The vast majority of hunters in the United States these days likely use modern firearms or archery equipment—especially with the flood of new people who have started hunting for the first time in 2020 and 2021. There’s not a darn thing wrong with going afield carrying a bow or a centerfire rifle, but the focus on those methods of take by most hunters presents an opportunity for those who want to stand out from the crowd: hunting with a muzzleloader.
Images of hunters like Daniel Boone or Davy Crockett likely spring to mind when most people think about hunting with a muzzleloader. Plenty of hunters still go afield with a traditional flintlock or percussion cap rifles but, as you’ll learn here shortly, things have changed quite a bit in that field in recent decades.
Let’s discuss a few of the advantages of hunting with a muzzleloader and why you should consider going afield with one.
Are Muzzleloaders Good to Hunt With?
Muzzleloaders can be extremely effective in the right hands.
Hunters in the 18th and 19th Centuries used muzzleloaders to successfully take virtually every species of big game of North America. So, it’s absolutely possible to cleanly and quickly take all manner of game with a patched round ball fired from a flintlock muzzleloader. Lots of hunters still do exactly that each year in North America.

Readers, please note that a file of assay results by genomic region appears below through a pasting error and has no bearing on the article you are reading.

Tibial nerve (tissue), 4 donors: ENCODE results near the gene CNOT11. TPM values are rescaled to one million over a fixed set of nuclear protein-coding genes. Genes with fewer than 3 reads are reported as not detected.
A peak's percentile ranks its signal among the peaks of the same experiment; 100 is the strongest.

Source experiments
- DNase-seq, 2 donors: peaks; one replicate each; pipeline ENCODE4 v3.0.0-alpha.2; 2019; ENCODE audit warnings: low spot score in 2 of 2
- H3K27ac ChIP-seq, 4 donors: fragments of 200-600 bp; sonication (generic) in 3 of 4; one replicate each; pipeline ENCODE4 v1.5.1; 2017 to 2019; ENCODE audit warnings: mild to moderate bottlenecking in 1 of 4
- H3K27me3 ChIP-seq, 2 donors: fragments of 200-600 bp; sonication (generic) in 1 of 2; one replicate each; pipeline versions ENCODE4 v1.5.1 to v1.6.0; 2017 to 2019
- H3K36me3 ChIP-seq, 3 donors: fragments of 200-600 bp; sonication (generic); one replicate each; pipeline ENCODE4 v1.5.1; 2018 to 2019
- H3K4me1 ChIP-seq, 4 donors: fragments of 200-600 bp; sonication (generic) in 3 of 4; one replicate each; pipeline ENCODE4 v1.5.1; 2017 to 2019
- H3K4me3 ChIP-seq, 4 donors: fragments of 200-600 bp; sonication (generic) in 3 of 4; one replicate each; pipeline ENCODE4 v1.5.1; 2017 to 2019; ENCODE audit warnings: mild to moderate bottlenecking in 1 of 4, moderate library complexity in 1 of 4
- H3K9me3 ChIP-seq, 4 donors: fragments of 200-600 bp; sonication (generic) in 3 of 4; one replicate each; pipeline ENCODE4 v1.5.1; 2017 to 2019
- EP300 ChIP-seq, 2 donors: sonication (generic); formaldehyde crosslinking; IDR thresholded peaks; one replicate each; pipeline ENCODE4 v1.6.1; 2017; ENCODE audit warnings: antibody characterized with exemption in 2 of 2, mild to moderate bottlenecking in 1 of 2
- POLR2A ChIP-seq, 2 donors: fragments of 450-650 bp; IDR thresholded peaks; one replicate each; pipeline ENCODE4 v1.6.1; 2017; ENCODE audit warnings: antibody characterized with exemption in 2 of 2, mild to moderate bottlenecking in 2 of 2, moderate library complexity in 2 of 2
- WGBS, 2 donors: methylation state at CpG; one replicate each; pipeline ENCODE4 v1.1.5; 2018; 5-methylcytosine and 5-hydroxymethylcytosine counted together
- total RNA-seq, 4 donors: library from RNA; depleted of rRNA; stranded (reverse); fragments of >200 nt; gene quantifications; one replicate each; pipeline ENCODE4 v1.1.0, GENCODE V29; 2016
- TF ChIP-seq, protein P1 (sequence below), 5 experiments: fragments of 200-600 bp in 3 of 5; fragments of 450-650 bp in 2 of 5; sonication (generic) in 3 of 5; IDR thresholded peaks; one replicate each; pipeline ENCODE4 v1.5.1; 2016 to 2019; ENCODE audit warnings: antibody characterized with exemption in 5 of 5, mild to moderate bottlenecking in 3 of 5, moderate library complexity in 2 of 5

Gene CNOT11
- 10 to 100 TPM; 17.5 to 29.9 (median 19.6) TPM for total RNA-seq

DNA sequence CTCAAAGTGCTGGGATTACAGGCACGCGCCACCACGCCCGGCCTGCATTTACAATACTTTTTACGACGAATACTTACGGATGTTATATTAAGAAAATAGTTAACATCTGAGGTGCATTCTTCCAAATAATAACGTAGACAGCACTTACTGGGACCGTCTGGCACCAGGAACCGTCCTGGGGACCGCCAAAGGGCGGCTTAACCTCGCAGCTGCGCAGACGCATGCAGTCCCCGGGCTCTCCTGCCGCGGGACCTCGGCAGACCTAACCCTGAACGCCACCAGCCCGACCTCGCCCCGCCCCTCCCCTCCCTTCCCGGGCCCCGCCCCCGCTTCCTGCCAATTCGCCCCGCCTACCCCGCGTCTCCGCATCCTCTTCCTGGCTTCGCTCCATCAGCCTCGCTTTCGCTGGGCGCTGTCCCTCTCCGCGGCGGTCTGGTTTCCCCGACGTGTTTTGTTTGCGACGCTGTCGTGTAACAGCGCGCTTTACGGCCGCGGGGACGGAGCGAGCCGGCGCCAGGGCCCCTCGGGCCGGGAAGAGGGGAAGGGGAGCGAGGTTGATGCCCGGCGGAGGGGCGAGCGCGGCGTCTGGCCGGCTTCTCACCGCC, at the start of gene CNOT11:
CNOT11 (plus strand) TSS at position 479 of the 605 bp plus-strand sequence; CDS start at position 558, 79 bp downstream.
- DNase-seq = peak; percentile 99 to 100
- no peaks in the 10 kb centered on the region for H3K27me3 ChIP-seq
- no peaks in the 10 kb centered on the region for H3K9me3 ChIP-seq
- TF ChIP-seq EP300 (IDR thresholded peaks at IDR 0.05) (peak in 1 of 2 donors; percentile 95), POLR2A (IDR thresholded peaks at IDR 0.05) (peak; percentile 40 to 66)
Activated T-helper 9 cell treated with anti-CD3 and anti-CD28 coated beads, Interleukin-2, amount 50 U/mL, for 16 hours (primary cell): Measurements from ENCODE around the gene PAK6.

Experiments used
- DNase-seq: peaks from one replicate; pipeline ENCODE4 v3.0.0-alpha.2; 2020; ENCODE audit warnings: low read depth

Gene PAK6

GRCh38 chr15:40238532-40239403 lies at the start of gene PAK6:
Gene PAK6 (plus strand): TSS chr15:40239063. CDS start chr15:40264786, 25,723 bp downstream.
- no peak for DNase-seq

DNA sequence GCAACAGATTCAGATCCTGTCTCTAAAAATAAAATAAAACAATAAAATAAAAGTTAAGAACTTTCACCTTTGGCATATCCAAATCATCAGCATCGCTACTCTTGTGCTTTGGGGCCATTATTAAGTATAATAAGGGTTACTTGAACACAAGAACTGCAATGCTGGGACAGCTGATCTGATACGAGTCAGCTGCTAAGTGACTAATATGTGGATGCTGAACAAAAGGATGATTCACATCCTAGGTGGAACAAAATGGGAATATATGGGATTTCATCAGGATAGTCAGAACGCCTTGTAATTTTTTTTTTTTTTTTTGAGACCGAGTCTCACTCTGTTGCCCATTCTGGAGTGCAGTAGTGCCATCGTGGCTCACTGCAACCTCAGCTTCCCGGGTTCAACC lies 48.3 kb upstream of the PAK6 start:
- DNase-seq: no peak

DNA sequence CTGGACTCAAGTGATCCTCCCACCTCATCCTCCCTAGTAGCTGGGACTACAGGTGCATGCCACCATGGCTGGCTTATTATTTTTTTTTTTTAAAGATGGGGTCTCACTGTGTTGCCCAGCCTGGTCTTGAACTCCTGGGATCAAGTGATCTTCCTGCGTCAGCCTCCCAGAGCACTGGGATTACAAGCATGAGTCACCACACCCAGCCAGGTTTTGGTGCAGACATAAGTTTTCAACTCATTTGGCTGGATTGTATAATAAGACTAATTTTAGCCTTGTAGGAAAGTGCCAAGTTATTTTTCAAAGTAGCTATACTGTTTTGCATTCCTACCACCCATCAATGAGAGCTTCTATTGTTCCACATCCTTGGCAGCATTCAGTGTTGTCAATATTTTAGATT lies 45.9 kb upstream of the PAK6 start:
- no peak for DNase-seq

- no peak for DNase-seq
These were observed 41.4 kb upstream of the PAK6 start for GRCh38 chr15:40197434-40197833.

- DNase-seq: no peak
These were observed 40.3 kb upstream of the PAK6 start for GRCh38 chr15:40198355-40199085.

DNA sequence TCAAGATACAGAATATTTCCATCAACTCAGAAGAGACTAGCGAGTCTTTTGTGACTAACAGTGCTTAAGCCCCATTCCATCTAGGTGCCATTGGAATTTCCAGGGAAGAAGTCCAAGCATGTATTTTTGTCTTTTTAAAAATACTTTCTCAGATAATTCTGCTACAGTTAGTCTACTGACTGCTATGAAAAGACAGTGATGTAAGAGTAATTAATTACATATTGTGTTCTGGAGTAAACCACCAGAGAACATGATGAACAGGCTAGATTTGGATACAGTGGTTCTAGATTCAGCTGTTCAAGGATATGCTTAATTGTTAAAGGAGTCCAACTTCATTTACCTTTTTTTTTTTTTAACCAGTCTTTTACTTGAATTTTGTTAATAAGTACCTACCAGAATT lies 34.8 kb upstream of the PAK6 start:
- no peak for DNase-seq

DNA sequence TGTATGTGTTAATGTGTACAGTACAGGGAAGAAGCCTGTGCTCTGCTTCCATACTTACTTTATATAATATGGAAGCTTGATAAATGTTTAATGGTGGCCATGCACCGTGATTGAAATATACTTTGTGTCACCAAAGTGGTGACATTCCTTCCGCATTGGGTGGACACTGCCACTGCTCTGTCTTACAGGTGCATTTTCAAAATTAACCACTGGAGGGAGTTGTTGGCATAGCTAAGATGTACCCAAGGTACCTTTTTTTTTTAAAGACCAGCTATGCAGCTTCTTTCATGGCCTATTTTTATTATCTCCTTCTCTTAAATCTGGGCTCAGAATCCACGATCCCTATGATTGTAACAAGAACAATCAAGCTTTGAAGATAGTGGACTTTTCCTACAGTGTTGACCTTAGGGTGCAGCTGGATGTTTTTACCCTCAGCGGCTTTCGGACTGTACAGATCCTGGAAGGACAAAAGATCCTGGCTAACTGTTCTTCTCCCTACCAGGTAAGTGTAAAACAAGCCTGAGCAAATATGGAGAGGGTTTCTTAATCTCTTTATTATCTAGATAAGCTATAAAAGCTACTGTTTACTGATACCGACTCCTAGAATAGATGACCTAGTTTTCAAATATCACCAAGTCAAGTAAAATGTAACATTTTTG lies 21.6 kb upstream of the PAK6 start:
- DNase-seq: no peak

However, we have access to much more advanced inline muzzleloaders these days than hunters did even 20-30 years ago. Those newer muzzleloaders offer dramatically improved performance compared to older inline muzzleloaders and more traditional flintlock and percussion cap muzzleloaders due to advances in powder, bullet, and rifle manufacturing technology.
Specifically, modern inline muzzleloaders offer more reliable ignition, excellent accuracy, more impressive external ballistics, a longer effective range, and outstanding terminal performance to hunters.
It’s important to note that longer range is a relative term though. A modern inline muzzleloader with a scope, a good black powder substitute, and a well-designed conical bullet still can’t touch the effective range of a centerfire rifle chambered in a high velocity cartridge.
Even so, a typical hunter using modern inline muzzleloader set-up will probably be able to consistently hit a target at longer range than that same hunter using a flintlock musket with iron sights, a patched round ball, and true black powder.
There are exceptions, but a typical inline muzzleloader probably has a maximum effective range of around 150, maybe 200 yards for typical hunting applications. However, that’s plenty of range for the majority of all hunters in the United States though, especially for hunters east of the Mississippi River.
Benefits Of Hunting With A Muzzleloader — Ron Spomer Outdoors is written by John McAdams for www.ronspomeroutdoors.com